Until then, keep backing up those bits!

A Cheaper Storage Upgrade

Seagate 2TB External Drive

If you are sick of my articles on Drobo/NAS/DAS/RAID storage solutions because they are just overkill for your needs, you are in luck. I’m laid up with the flu, which is a perfect time to dump out some different storage solutions because it doesn’t require the same part of my brain the creative photography content does. 

Talking with a friend yesterday about some upgrades for his mac that was running slow and we got around to his current storage shortage.  (Yes, I have a lot of photographer friends, a side effect of this incurable disease I have called photography 😉

After helping him spend about $300 on a RAM and SSD boot drive upgrade for his 2015 iMac, the budget was tight for storage. He wanted to set up a new Storage Set that would be dedicated to RAW files, and include his existing archive of 700GBs of existing RAWs. (See my Freemium Backup and Storage Plan article for an explanation on what a Storage Set is. )  

He settled on buying three 2TB external drives for a total cost of about $179. One would be the master, and two would be exact clones using CarbonCopyCloner. This would let him transfer his existing 700GB of RAWs to the new storage set, and leave maybe a years worth of space for new RAWs from his 45mp camera. The $179 price is an easy bill to afford, and way less than film and processing used to cost, so even if it ends up being a little undersized, it gets him through till his high season for photo sales. 

Putting all your RAW files on a separate drive is a great way to segment your data. Since these files will never be modified directly, the backup needs are greatly minimized for that master volume. Your modified RAWs can live on a volume set aside for more active files in the case of Photoshop, or in your catalog for DAM (digital asset management) programs like Lightroom.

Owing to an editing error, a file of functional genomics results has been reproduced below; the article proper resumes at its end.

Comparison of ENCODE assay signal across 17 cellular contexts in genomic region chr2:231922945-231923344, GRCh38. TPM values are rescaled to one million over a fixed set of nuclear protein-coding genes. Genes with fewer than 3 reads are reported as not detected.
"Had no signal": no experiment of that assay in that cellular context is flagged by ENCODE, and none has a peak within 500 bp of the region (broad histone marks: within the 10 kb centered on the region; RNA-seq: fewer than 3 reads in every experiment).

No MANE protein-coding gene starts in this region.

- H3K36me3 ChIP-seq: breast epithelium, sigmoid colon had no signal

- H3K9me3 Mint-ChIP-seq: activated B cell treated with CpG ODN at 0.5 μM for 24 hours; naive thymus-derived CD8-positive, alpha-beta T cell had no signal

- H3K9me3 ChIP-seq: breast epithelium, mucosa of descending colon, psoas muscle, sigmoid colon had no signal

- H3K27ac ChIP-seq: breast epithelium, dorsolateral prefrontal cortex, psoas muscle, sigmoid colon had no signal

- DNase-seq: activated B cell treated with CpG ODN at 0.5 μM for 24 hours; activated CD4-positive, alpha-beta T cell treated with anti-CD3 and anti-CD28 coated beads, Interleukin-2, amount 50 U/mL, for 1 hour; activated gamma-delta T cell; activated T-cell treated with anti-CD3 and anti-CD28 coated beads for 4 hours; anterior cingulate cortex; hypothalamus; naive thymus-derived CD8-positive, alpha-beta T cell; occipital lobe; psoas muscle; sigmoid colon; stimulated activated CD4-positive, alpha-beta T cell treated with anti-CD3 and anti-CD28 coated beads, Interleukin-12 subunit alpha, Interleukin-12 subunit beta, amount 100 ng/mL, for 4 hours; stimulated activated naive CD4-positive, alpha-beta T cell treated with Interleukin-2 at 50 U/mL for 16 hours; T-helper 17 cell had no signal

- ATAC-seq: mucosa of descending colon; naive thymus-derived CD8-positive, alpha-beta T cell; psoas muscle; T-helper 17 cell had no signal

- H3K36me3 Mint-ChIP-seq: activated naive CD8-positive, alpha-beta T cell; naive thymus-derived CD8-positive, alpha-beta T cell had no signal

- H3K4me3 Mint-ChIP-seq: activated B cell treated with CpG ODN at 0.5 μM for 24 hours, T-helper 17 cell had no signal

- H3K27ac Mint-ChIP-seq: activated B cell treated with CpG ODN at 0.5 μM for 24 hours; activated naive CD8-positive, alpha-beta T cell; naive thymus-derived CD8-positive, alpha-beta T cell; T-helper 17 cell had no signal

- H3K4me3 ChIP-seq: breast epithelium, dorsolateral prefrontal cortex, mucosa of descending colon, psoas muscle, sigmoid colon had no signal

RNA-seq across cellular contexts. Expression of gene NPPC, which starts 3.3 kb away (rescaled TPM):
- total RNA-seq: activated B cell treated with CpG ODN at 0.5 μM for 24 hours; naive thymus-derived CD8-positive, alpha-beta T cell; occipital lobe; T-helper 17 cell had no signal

So why not a RAID in this case? While RAID is a very nice to have, it’s not always a need as long as you are very diligent in doing regular backups. This solution works in keeping the data safe and accessible for very little money. 

My storage articles over the last few weeks weren’t meant to say you need RAID, but rather to explore what they do and how to manage them based on my experiences managing a lot of spinning disks in Mirrored RAIDs and Synology NAS systems. I used to be able to heat my office in with three Mac servers and forty odd hard drives West Coast Imaging required, so to say I’m very close to this subject is an understatement…lol. 

Sometimes inexpensive solutions are the best solutions, and as I shared with my friend, there are always more things to spend money on in photography. Saving money for him means more days on the road having more adventures and making more photographs. So “just enough” is always the right size. Owing spinning disks is not our goal in life. 

Drobo Cost Calculations

UPDATED 2019-10/31 with link to Google Sheet

At what point is buying a Drobo worth it compared to using single external drives? And what size drives should you buy for the best value? To help a friend with this question and satisfy my curiosity, I created this spreadsheet that you can access on Google Sheet.

Using 8TB drives gives the best value per TB. If you need more than ~21TB (dual drive redundancy), it’s cheaper to buy a second Drobo than it is to use 10TB, 12TB, or 14TB drives. And “upgrading” the drives in an existing DROBO usually isn’t worth it, unless all your drives are so old that they just need replacing anyway.

PRO TIP: Drobo is NOT a backup. It merely makes your master data more resilient to drive failures. A backup is a separate copy on a separate device, and you need two backups. Keep one backup off site to protect agains fire, flood, theft, tornados, hurricanes.

If you are going to buy a Drobo, use my Amazon Affiliate links and I’ll get a small commission:

Drobo 5C

8TB Internal Hard Drive